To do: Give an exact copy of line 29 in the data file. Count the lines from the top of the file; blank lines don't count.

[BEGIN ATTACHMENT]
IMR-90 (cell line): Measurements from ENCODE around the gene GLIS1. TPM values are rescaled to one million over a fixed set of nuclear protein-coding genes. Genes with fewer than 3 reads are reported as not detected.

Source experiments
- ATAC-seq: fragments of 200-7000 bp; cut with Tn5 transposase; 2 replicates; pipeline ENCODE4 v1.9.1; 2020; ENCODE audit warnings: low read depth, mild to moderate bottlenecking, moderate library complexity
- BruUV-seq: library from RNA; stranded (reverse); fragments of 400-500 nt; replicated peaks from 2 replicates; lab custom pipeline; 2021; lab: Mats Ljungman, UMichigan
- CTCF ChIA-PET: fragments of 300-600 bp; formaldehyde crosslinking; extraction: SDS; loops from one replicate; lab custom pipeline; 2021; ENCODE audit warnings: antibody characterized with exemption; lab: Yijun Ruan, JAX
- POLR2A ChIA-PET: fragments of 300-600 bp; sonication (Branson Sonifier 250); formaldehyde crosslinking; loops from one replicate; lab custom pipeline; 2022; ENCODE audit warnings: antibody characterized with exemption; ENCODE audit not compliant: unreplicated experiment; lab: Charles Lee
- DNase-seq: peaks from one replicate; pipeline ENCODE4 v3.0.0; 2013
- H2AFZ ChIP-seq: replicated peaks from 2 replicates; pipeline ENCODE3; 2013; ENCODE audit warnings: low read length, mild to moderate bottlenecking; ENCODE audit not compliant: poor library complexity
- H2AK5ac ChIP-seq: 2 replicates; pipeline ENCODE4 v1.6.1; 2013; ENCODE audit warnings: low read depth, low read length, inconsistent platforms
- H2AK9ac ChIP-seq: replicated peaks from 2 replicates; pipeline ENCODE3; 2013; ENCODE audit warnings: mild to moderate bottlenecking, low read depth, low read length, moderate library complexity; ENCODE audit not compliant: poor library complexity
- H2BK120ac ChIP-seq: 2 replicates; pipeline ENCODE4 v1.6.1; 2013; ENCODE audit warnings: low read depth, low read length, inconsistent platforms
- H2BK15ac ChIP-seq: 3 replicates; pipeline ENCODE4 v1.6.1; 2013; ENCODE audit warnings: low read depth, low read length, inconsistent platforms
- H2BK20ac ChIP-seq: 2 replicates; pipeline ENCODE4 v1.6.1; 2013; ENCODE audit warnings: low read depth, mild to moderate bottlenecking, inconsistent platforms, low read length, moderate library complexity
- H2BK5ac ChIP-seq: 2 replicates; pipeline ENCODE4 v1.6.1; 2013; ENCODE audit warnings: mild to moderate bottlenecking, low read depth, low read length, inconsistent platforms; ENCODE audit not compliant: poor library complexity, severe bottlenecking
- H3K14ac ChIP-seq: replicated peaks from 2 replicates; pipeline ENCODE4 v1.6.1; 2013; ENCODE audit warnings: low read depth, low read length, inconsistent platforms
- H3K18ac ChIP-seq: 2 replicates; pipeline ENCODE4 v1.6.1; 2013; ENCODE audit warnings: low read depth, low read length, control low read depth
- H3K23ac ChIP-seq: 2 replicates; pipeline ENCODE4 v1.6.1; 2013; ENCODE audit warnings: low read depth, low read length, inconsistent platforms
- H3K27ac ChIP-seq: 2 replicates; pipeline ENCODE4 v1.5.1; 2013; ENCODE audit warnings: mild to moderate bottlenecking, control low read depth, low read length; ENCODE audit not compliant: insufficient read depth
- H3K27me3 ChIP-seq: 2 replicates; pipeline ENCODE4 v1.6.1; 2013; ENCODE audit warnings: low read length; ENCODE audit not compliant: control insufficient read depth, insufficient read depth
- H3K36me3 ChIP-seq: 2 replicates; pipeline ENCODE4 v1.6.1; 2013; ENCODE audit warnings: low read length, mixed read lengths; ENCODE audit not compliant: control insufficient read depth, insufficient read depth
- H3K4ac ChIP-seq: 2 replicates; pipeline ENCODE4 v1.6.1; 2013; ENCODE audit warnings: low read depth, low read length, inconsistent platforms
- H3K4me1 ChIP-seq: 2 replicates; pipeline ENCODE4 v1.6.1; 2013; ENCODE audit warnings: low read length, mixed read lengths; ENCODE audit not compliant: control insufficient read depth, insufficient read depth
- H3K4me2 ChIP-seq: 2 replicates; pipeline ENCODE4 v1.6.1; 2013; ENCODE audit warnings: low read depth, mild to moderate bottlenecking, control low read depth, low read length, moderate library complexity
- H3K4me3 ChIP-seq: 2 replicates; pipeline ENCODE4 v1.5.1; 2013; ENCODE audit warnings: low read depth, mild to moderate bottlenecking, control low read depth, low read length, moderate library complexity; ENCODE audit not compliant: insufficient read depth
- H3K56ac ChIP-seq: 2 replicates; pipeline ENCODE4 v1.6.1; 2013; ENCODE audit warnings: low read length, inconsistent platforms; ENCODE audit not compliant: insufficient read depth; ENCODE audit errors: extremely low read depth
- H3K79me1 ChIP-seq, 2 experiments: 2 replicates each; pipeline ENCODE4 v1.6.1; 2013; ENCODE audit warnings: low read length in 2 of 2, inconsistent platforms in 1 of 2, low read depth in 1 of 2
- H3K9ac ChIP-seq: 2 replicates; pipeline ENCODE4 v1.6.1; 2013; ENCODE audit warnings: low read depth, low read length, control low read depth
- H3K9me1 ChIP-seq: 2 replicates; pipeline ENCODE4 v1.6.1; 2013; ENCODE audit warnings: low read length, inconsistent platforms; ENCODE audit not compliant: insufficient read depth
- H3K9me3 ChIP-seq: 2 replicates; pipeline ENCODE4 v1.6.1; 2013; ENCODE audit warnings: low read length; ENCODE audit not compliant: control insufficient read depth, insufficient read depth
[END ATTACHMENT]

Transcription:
- H3K9me3 ChIP-seq: 2 replicates; pipeline ENCODE4 v1.6.1; 2013; ENCODE audit warnings: low read length; ENCODE audit not compliant: control insufficient read depth, insufficient read depth